Many parents wonder whether to enrol their left-handed child in a music school. They are not sure whether they will be able to learn to play well. Sometimes music school teachers recommend the cello or violin to left-handed students. But what if someone really wants to play the piano? Is left-handedness a “contraindication” to learning to play this extremely popular instrument? Internet forums are full of such questions. Teachers come to the rescue and talk about their experience in this matter.
In pieces written for grand pianos, upright pianos, accordions or organs, the bass line falls to the left hand and is usually an accompaniment. However, the right hand leads the main melody. So it is important that the part played by the right hand is more audible, loud, while the left hand should play a little lighter, more delicately. One can say that in most cases the part of the left hand should be a background for the melodic line.
Left-handers will therefore have to put in more effort and practice to control their left hand, which will naturally be stronger. The idea is to play more lightly – thus achieving a quieter sound. On the other hand, a more complicated melodic line will often fall to the right hand. As a result, it should play a little harder and be very technically proficient.
This raises the question – Can the left hand be trained?
The programme of classical grand or upright piano learning provides a lot of technical exercises involving parts of both hands. These are mainly scales, etudes, or two- and three-voice inventions. Such exercises develop both technical skills, as well as allow to obtain the appropriate intensity of sound. So the answer is simple – everything is a matter of practice. It is worth noting that for right-handed people, on the other hand, it will be a challenge to train the naturally weaker and less efficient left hand. In this case, left-handedness can also be considered an advantage!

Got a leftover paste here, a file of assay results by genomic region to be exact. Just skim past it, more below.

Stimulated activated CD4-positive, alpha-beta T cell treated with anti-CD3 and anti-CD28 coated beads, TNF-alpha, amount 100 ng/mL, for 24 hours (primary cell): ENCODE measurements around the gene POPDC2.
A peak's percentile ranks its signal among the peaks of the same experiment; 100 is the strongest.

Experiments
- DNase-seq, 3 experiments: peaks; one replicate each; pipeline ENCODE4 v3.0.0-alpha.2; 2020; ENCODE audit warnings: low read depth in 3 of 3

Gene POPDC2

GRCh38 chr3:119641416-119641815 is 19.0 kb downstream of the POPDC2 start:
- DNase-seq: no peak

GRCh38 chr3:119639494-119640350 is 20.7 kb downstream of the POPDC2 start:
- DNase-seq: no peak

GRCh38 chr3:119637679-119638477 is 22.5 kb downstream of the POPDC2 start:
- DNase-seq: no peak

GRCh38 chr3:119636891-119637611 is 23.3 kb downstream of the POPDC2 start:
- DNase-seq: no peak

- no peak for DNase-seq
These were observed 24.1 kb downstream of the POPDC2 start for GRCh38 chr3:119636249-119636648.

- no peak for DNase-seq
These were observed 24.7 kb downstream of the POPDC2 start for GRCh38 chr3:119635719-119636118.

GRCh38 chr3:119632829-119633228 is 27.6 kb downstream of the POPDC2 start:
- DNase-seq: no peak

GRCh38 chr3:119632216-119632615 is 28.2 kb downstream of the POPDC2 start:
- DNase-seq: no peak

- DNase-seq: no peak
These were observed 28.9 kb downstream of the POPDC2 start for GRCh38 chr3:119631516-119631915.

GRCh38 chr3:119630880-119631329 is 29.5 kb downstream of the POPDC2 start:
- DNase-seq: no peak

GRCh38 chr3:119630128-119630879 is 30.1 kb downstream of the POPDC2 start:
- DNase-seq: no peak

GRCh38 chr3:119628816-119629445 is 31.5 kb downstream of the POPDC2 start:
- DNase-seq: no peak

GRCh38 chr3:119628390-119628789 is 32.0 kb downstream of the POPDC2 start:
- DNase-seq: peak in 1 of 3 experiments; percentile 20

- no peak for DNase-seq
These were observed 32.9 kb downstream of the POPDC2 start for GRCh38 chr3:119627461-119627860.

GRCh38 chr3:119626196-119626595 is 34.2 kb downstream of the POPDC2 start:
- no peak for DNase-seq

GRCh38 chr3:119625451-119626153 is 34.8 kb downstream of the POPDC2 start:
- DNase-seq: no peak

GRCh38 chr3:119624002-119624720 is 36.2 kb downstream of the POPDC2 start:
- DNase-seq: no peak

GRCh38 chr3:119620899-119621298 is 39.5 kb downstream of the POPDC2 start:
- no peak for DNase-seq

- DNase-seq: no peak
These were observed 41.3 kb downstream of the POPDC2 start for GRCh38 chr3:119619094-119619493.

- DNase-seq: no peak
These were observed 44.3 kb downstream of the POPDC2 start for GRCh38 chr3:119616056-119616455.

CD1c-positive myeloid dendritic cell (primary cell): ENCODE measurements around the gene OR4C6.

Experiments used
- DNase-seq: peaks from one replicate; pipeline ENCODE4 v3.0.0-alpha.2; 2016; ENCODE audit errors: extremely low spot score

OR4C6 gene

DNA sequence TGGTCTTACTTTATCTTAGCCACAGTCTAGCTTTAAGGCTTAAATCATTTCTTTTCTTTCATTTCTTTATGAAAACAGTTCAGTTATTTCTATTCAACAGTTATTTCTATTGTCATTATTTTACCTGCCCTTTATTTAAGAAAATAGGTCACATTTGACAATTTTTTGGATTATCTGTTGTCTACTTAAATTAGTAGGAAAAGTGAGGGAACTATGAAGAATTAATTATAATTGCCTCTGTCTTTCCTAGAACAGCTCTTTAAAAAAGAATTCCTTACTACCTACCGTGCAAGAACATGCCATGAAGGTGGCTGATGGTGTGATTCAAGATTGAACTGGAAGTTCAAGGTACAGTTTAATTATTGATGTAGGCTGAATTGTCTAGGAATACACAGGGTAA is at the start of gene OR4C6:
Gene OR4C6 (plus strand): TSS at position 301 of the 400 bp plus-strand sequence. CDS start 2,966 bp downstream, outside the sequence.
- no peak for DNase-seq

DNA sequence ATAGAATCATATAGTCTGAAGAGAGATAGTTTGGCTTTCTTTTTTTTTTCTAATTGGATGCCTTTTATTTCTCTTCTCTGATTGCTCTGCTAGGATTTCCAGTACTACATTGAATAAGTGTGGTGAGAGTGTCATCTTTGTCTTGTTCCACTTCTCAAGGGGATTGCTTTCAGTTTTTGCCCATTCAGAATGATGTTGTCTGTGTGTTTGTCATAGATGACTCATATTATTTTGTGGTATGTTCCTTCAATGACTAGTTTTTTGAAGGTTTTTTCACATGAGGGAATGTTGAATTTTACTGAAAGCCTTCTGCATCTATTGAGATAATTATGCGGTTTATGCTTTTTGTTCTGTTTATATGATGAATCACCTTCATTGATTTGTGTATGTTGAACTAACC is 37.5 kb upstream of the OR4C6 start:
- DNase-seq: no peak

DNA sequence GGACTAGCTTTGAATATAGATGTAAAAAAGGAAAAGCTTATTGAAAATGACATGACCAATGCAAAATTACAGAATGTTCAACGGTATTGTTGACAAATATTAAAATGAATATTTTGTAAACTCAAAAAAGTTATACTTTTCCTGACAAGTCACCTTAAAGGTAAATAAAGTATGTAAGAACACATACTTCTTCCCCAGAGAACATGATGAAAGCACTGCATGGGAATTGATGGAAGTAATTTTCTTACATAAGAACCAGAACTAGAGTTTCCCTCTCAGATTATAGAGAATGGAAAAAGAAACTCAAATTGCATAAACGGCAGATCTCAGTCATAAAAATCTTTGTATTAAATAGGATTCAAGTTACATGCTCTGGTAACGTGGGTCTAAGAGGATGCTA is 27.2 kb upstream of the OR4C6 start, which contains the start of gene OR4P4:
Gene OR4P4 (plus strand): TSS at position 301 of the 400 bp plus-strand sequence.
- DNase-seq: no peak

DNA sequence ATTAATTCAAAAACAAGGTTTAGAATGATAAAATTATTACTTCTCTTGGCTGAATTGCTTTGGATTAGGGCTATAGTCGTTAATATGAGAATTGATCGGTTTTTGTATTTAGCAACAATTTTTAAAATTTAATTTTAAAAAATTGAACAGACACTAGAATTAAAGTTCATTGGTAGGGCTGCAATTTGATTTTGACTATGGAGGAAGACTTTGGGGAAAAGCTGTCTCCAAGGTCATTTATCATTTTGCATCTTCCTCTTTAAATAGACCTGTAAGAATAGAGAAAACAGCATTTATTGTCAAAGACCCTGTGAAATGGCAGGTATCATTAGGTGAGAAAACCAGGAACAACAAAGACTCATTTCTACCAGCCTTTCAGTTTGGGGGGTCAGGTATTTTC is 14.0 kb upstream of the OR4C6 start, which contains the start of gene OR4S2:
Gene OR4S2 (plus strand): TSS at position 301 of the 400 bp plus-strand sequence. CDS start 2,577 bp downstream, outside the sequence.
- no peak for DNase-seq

What about instruments for left-handed people? Are they needed and are they being produced?
Upright and grand pianos are not manufactured with the needs of right- or left-handed pianists in mind, or with the higher functionality of either hand in mind. As Andrzej Kruszewski, president of the Association of Piano Tuners, notes, the very construction of this instrument assumes that the left hand controls the bass part and the right hand controls the violin part. Therefore, if someone wants to learn to play professionally, they have to improve playing with both hands equally. There is a certain “fairness” here – left-handers have to put more effort into training their right hand, and right-handers – into activating the left hand.
In conclusion, left-handed people do not have much more difficulty playing the piano than right-handed people. Although they may encounter different challenges, ultimately both must work just as hard to perfect playing the instrument.